- Great Photos — You can take some amazing photographs if you know how to use the camera.
- Good Zoom — The choice of lenses for DSLRs means you can find some with a nice zoom.
- No Shutter Lag — Taking action photographs is much easier with a DSLR because there is no shutter lag.
- Good Low Light — A DSLR will let you take good low-light photos (depending on the lens, of course).
- Affordable-ish — Entry level DSLR cameras start around $450.
- Big and Bulky — The worst thing about a big camera is the hassle of always hauling around all the extra weight and bulk. I know some travelers that bring a camera like this but then end up not using it much because they hate always taking it with them. Even many pro photographers choose a high-end point & shoot over their DSLR when they travel.
- Need Technical Know-How — To get the best photos, you need to know how to properly use the camera. An inexperienced shooter won’t see much improvement in photo quality when compared to a nice point & shoot.
- Expensive-ish — A new DSLR starts at about $450 for an entry-level model but can go up to $3,000+
- Fragile — Protecting a DSLR can be challenging — especially when you’re always on the move. You’ll want a camera bag.
- Not Inconspicuous — If you want to take pictures of the locals, be prepared for them to shy away when you point one of these huge cameras in their direction. A small camera is less noticeable.
Our Favorite DSLR Cameras
Nikon D3400 & Nikon D3300 ($450-$500)
The Nikon D3400 & Nikon D3300 are essentially the same camera except that the D3400 has a few more bells and whistles. If you’re venturing into the world of DSLRs then these two cameras are solid and affordable options. This camera is easy enough to use for beginners but it can keep up with you as you learn more manual controls. Also, it does well in low-light when compared to other cameras in its class and it’s fairly compact (for a DSLR, that is).
- 24.2 MP CMOS DX-format sensor
- 1080 Video
- Low-Light Performance
Handy Digital Camera Accessories
Adobe Lightroom Photo Editing Software — I love Adobe Photoshop Lightroom for editing my photographs. My photos are so much better because of LightRoom. They have a student version for $80 and the regular version for $299.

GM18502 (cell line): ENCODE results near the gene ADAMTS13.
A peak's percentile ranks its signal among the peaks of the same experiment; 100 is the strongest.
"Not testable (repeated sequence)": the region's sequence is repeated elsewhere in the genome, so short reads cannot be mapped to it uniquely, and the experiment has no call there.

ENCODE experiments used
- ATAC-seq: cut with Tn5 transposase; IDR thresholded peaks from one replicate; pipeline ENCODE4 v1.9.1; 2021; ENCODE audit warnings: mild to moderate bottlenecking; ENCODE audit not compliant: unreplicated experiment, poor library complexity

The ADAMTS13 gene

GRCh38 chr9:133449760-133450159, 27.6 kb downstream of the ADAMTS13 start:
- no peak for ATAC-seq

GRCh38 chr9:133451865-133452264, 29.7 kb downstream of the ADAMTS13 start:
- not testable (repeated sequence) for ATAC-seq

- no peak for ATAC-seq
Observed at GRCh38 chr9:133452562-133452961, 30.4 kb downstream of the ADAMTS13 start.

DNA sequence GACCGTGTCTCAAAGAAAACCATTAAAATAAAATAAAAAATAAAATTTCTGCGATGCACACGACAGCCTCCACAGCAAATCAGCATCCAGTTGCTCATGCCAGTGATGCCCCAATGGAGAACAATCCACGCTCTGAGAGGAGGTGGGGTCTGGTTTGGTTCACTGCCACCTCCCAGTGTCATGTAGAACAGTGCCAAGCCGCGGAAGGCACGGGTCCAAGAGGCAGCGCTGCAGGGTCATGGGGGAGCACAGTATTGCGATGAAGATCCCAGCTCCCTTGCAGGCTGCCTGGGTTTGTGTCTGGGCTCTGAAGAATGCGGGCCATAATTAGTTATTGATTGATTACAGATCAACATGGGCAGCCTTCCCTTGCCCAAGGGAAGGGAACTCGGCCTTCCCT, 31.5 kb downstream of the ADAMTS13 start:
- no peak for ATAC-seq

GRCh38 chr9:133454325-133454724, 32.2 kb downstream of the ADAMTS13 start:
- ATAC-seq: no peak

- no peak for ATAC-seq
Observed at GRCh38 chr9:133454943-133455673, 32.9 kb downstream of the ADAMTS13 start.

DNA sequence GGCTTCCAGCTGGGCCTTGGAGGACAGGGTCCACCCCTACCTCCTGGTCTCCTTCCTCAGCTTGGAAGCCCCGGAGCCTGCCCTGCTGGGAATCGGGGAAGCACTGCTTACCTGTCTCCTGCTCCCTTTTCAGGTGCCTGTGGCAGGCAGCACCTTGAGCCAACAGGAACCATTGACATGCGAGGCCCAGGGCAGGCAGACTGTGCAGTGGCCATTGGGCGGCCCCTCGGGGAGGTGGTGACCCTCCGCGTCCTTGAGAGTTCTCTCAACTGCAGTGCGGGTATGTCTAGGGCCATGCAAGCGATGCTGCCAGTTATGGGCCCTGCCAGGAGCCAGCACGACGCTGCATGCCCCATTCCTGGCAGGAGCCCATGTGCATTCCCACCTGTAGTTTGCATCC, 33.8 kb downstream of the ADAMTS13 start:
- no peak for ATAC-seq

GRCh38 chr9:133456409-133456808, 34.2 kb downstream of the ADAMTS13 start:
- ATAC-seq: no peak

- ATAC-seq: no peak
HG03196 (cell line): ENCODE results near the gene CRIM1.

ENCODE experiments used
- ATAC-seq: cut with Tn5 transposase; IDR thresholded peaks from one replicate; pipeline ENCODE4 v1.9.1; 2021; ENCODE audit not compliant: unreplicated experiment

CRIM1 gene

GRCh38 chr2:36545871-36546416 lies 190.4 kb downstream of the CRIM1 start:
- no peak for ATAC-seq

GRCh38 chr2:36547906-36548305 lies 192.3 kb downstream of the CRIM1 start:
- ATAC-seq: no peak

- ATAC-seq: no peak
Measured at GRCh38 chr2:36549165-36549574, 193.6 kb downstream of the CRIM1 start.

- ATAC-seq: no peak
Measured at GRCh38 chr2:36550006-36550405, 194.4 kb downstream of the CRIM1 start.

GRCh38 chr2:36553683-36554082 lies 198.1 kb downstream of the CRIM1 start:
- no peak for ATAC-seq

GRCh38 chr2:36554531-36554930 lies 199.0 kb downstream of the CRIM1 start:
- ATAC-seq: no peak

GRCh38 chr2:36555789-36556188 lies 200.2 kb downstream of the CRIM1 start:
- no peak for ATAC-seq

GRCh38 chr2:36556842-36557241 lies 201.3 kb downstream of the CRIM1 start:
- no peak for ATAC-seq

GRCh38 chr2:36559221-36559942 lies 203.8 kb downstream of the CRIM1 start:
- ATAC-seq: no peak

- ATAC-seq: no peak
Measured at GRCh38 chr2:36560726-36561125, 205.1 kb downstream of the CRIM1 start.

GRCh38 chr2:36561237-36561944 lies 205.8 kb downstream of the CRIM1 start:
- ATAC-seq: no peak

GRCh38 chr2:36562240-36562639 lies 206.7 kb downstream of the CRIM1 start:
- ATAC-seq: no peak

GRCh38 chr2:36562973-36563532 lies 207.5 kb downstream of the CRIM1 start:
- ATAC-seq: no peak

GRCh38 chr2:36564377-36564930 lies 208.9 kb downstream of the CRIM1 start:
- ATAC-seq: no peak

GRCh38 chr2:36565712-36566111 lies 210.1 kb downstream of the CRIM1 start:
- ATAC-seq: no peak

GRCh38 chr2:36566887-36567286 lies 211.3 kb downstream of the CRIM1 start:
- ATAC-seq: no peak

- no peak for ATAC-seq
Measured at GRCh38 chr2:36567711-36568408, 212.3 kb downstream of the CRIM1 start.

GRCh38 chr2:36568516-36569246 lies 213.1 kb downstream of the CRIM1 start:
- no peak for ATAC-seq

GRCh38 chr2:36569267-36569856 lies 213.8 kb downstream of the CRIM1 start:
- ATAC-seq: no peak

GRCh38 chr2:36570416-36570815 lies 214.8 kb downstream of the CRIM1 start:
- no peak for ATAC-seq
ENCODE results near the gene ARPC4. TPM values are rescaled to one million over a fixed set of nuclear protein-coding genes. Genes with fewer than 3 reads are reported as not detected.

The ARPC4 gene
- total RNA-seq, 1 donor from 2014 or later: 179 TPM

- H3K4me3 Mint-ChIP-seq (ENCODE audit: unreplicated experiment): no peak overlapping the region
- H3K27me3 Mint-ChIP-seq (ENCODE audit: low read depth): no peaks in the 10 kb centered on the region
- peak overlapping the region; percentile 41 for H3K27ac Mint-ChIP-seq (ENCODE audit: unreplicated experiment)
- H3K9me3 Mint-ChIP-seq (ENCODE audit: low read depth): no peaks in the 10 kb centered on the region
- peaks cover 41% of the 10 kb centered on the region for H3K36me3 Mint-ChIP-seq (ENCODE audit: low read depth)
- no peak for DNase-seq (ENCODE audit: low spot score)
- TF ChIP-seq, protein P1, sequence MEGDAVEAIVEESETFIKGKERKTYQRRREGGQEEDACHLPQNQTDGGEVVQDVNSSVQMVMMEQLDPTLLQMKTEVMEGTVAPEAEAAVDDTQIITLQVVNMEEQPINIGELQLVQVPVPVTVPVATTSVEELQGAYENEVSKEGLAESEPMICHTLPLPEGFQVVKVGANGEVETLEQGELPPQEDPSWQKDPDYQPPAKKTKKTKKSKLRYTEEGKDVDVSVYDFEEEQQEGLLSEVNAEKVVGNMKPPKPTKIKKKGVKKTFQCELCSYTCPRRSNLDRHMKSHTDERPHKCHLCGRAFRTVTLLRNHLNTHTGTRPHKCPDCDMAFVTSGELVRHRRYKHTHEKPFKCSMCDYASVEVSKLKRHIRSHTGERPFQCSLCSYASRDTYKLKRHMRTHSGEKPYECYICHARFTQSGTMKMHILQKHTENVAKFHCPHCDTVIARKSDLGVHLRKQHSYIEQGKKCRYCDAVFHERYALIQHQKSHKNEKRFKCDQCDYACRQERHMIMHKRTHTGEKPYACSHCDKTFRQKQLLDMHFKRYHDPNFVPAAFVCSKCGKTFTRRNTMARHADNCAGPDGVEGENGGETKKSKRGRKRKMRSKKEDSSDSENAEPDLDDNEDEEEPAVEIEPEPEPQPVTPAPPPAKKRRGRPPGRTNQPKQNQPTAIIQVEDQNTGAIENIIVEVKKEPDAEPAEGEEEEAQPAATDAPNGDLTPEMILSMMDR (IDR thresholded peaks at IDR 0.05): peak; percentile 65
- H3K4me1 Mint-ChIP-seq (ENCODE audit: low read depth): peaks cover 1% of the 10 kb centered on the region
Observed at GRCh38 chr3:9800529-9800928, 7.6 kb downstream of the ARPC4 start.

Memory Cards — It is essential to have enough memory cards. These new cameras take really high-quality photographs, but that also means the file sizes are very large. The last thing you want to do is run out of card space while you’re traveling. Don’t buy a bargain brand of memory card because they have a higher chance of having errors.
Also, memory cards are rated by class. The higher the class, the faster the card performs. I recommend getting one rated at 8 or above. Luckily, memory cards are pretty cheap.
Extra Batteries — Don’t forget the batteries! I like to bring an extra battery just in case one runs out of juice during the day. Check eBay or Amazon for cheap third-party batteries.
Gorillapod Tripod — I used my Gorillapod Flexible Tripod a lot on my trip. It is a handy little accessory that doesn’t take up a lot of room.
Camera Bags/Cases — You’ll want a nice camera bag if you buy a nice camera since travel can be tough on your expensive gear.
No Funny Business
The Savvy Backpacker is reader-supported. That means when you buy product/services through links on the site, I may earn an affiliate commission — it doesn’t cost you anything extra and it helps support the site.
Thanks For Reading! — James